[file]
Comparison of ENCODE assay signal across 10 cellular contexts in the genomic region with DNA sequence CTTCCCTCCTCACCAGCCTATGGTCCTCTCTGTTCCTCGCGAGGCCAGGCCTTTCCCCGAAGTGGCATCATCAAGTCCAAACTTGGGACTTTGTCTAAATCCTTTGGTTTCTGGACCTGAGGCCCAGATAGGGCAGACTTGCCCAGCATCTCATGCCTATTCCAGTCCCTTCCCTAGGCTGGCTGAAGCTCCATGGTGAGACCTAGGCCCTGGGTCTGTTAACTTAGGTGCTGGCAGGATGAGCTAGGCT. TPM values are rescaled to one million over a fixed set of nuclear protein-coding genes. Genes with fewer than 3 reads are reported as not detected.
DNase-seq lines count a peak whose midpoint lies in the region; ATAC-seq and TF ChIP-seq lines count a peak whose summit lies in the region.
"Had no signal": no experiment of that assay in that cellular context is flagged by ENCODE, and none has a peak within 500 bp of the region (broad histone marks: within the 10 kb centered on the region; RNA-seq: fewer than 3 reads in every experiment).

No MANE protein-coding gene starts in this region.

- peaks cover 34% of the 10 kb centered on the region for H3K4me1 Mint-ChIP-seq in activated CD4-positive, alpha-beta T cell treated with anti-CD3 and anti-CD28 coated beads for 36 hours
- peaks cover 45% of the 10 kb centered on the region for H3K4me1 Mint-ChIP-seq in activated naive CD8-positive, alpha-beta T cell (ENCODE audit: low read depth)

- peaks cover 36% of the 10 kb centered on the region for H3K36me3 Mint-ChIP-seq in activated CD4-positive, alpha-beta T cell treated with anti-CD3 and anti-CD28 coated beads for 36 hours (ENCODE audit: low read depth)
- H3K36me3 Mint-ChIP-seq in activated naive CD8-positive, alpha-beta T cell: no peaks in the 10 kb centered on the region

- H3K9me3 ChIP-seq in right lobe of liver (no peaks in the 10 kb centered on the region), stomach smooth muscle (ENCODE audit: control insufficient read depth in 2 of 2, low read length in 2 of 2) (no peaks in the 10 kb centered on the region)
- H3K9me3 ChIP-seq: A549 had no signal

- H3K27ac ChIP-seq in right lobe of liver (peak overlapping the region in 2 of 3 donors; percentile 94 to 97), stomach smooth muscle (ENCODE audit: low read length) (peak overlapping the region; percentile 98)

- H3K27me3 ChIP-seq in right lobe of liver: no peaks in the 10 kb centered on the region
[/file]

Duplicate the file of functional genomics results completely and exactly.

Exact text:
Comparison of ENCODE assay signal across 10 cellular contexts in the genomic region with DNA sequence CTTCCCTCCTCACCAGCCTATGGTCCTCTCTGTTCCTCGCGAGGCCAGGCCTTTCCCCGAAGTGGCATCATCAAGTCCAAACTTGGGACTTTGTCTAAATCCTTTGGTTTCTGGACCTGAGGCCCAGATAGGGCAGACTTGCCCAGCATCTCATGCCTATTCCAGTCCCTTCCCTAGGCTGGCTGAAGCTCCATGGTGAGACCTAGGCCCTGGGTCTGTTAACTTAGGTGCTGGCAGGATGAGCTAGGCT. TPM values are rescaled to one million over a fixed set of nuclear protein-coding genes. Genes with fewer than 3 reads are reported as not detected.
DNase-seq lines count a peak whose midpoint lies in the region; ATAC-seq and TF ChIP-seq lines count a peak whose summit lies in the region.
"Had no signal": no experiment of that assay in that cellular context is flagged by ENCODE, and none has a peak within 500 bp of the region (broad histone marks: within the 10 kb centered on the region; RNA-seq: fewer than 3 reads in every experiment).

No MANE protein-coding gene starts in this region.

- peaks cover 34% of the 10 kb centered on the region for H3K4me1 Mint-ChIP-seq in activated CD4-positive, alpha-beta T cell treated with anti-CD3 and anti-CD28 coated beads for 36 hours
- peaks cover 45% of the 10 kb centered on the region for H3K4me1 Mint-ChIP-seq in activated naive CD8-positive, alpha-beta T cell (ENCODE audit: low read depth)

- peaks cover 36% of the 10 kb centered on the region for H3K36me3 Mint-ChIP-seq in activated CD4-positive, alpha-beta T cell treated with anti-CD3 and anti-CD28 coated beads for 36 hours (ENCODE audit: low read depth)
- H3K36me3 Mint-ChIP-seq in activated naive CD8-positive, alpha-beta T cell: no peaks in the 10 kb centered on the region

- H3K9me3 ChIP-seq in right lobe of liver (no peaks in the 10 kb centered on the region), stomach smooth muscle (ENCODE audit: control insufficient read depth in 2 of 2, low read length in 2 of 2) (no peaks in the 10 kb centered on the region)
- H3K9me3 ChIP-seq: A549 had no signal

- H3K27ac ChIP-seq in right lobe of liver (peak overlapping the region in 2 of 3 donors; percentile 94 to 97), stomach smooth muscle (ENCODE audit: low read length) (peak overlapping the region; percentile 98)

- H3K27me3 ChIP-seq in right lobe of liver: no peaks in the 10 kb centered on the region